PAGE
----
Implementation of automated 3D defect detection for low signal-to noise features in NDE data
The need for robust defect detection in NDE applications requires the identification of subtle, low-contrast changes in measurement signals usually in very noisy data. Most algorithms rarely perform at the level of a human inspector and often, as data sets are now routinely 10+ Gigabytes, require laborious manual inspection. We present two automated defect segmentation methods, simple threshold and a binomial hypothesis test, and compare effectiveness of these approaches in noisy data with signal to noise ratios at 1:1. The defect-detection ability of our algorithm will be demonstrated on a 3D CT volume, UT C-scan data, magnetic particle images, and using simulated data generated by XRSIM. The latter is a physics-based forward model useful in demonstrating the effectiveness of data processing approaches in a simulation which includes complex defect geometry and realistic measurement. These large data setsrepresent significant demands on compute resources and easily overwhelm typical PC platforms; however, the emergence of graphics processing units(GPU) processing power provides a means to overcome this bottleneck. Processing large, multi-dimensional datasets requires an optimal GPU implementation which addresses both computational complexity and memory-bandwidth usage.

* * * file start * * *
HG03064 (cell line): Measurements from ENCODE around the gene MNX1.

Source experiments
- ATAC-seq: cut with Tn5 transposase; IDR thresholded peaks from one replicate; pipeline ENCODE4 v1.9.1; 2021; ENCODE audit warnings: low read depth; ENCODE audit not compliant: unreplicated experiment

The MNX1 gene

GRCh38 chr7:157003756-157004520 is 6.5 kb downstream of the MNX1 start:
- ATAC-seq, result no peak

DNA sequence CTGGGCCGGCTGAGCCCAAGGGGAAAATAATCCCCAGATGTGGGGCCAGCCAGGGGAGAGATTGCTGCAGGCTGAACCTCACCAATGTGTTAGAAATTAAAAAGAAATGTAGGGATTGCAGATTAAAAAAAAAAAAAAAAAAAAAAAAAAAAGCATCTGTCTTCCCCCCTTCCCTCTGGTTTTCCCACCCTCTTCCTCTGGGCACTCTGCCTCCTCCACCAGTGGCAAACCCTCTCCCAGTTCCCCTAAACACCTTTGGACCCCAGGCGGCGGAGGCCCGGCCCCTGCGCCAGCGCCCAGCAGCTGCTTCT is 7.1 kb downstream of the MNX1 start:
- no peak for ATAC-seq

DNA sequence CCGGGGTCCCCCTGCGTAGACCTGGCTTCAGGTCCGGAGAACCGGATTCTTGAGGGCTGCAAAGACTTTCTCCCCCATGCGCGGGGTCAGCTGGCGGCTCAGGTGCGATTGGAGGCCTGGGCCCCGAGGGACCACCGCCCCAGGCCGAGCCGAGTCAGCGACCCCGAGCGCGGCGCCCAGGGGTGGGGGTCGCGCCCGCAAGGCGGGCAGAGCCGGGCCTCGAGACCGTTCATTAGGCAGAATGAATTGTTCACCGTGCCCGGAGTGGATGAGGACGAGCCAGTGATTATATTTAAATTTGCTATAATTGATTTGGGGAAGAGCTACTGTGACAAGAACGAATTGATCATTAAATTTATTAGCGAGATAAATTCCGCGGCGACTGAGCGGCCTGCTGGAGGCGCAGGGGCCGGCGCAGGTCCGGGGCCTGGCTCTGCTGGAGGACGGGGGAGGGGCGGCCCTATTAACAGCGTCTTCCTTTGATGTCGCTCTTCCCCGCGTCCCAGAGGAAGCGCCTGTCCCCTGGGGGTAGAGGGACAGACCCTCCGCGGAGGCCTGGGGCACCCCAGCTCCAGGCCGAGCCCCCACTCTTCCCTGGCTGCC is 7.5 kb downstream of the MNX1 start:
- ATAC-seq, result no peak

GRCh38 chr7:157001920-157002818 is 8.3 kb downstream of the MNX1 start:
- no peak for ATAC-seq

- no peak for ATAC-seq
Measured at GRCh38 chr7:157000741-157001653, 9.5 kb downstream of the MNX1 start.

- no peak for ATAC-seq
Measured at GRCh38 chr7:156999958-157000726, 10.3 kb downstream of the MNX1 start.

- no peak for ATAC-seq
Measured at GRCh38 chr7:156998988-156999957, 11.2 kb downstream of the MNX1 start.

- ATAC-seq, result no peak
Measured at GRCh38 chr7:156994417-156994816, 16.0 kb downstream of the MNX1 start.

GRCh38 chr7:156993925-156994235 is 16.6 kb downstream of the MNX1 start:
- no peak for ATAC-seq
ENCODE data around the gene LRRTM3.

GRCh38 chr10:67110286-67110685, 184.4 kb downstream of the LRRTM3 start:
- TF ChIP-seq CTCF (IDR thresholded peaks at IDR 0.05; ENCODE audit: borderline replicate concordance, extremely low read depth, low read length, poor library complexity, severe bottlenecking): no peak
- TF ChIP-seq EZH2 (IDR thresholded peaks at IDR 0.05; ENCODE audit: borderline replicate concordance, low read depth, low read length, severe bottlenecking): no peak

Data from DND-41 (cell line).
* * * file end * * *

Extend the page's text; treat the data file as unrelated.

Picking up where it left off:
The following article appeared in AIP Conference Proceedings 1581 (2014): 1840, and may be found at doi: 10.1063/1.4865047.